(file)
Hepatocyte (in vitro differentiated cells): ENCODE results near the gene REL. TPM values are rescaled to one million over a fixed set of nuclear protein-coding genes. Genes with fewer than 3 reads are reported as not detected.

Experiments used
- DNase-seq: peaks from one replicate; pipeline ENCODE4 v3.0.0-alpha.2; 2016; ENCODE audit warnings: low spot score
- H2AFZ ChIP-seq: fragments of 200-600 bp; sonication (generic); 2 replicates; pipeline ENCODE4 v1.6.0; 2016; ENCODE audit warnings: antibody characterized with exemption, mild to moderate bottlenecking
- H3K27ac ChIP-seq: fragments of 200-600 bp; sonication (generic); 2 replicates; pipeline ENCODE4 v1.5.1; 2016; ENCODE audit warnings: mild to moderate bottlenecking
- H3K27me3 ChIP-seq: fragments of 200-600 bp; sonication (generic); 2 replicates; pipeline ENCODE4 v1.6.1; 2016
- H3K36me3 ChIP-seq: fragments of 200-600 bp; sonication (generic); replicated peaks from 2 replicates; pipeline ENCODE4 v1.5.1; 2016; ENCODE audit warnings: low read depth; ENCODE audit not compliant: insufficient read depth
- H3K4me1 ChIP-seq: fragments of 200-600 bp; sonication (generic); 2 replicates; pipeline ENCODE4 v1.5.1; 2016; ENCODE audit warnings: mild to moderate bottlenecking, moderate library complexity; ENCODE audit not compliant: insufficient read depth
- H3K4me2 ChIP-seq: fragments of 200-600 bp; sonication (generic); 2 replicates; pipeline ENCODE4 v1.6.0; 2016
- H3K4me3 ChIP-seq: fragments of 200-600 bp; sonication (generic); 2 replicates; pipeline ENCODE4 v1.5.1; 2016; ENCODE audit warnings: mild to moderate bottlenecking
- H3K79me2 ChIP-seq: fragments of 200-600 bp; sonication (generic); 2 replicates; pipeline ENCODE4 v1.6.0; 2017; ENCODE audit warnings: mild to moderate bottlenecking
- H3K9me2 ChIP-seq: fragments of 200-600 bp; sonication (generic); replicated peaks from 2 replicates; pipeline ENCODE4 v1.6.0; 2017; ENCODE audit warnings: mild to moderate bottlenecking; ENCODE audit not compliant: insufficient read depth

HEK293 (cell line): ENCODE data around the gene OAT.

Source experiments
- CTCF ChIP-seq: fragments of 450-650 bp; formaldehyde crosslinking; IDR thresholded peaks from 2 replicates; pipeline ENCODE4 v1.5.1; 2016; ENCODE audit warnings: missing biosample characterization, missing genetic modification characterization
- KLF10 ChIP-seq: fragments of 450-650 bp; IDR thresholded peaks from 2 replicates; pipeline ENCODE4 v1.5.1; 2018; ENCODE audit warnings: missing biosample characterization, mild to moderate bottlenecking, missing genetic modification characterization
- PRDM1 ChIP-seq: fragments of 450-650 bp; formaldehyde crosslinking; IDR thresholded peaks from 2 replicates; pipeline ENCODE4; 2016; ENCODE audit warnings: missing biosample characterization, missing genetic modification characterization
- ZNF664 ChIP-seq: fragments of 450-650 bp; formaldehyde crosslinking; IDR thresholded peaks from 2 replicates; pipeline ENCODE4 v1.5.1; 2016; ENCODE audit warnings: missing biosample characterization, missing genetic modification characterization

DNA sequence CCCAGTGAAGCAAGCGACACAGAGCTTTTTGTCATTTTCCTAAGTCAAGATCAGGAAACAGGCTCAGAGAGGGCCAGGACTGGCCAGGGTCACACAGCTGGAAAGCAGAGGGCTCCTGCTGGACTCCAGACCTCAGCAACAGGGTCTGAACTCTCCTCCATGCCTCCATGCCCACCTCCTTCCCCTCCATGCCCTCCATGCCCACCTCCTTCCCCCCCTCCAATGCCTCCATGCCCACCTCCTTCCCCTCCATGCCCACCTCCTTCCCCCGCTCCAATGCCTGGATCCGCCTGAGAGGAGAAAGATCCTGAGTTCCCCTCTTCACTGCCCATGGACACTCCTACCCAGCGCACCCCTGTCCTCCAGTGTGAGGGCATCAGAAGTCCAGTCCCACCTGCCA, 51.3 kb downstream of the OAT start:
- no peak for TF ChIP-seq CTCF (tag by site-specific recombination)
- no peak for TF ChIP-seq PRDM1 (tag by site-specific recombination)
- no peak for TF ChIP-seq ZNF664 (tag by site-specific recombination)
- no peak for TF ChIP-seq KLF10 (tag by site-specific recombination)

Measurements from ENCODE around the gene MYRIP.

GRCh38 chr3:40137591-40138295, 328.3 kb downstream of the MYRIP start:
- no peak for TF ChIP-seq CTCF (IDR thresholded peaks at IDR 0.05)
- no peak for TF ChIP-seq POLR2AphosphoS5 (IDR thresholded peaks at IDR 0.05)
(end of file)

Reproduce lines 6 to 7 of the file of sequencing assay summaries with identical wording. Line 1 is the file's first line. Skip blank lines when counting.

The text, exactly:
- H3K27me3 ChIP-seq: fragments of 200-600 bp; sonication (generic); 2 replicates; pipeline ENCODE4 v1.6.1; 2016
- H3K36me3 ChIP-seq: fragments of 200-600 bp; sonication (generic); replicated peaks from 2 replicates; pipeline ENCODE4 v1.5.1; 2016; ENCODE audit warnings: low read depth; ENCODE audit not compliant: insufficient read depth